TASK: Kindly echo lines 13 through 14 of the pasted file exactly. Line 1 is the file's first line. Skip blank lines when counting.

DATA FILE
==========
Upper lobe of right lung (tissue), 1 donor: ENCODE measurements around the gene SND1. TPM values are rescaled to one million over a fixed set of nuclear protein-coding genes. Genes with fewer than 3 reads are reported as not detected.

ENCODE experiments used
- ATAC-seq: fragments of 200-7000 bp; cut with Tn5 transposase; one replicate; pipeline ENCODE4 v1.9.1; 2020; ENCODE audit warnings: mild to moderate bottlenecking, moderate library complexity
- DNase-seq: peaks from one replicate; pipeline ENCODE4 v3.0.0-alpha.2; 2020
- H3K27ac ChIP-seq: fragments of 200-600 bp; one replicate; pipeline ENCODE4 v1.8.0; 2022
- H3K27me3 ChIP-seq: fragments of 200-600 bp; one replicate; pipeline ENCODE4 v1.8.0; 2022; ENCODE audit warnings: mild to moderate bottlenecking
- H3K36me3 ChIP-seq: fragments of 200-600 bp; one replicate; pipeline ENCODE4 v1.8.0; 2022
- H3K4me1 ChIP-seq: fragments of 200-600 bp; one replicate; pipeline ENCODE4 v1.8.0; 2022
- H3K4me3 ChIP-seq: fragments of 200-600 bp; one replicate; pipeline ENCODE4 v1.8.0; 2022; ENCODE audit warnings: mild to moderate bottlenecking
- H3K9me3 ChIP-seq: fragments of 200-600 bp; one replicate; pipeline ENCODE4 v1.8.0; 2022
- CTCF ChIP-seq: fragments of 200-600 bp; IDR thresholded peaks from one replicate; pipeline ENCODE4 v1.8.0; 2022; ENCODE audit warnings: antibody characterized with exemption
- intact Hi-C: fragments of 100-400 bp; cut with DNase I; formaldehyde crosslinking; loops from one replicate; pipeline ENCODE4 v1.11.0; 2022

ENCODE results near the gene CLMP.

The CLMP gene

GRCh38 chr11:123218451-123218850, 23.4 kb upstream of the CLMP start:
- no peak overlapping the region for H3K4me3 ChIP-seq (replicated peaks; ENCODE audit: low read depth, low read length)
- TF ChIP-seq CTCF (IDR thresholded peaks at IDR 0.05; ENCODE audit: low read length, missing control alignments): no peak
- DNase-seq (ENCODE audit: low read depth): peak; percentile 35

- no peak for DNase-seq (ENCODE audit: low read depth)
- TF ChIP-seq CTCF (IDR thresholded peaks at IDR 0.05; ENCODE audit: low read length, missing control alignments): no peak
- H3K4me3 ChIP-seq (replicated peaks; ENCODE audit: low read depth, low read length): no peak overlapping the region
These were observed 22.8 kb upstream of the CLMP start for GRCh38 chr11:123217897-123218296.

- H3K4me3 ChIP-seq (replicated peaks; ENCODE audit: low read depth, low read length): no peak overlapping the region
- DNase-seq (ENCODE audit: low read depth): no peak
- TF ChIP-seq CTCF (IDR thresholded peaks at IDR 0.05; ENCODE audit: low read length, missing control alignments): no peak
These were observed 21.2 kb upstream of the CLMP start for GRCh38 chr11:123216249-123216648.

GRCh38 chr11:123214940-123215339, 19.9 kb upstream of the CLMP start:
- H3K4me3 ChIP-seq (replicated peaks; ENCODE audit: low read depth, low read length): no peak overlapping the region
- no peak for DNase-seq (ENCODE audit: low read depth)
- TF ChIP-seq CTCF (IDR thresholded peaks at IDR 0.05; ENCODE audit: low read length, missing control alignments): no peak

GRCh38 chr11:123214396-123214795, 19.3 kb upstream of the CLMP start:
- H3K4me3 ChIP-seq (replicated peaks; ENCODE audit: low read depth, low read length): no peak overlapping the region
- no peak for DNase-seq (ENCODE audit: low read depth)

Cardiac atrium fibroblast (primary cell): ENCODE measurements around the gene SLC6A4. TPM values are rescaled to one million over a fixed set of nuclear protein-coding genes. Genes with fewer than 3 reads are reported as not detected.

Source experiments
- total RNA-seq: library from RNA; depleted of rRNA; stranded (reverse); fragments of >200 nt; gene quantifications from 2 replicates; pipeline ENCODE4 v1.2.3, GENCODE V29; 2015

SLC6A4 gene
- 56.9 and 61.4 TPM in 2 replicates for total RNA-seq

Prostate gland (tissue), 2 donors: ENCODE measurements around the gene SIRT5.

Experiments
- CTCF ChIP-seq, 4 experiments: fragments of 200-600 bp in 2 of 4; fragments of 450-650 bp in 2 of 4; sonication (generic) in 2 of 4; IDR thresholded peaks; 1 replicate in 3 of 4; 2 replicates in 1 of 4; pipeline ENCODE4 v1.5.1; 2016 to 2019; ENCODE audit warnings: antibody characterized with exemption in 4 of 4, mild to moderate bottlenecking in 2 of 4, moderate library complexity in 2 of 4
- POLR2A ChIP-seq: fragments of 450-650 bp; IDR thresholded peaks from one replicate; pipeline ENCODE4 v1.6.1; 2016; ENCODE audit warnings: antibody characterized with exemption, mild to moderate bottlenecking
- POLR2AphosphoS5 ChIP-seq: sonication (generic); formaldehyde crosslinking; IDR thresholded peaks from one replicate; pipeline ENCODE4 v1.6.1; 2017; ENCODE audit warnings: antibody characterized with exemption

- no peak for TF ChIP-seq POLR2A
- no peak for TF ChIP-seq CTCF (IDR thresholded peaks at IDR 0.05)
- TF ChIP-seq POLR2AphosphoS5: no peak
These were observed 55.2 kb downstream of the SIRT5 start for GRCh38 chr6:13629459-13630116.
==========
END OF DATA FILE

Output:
ENCODE results near the gene CLMP.

The CLMP gene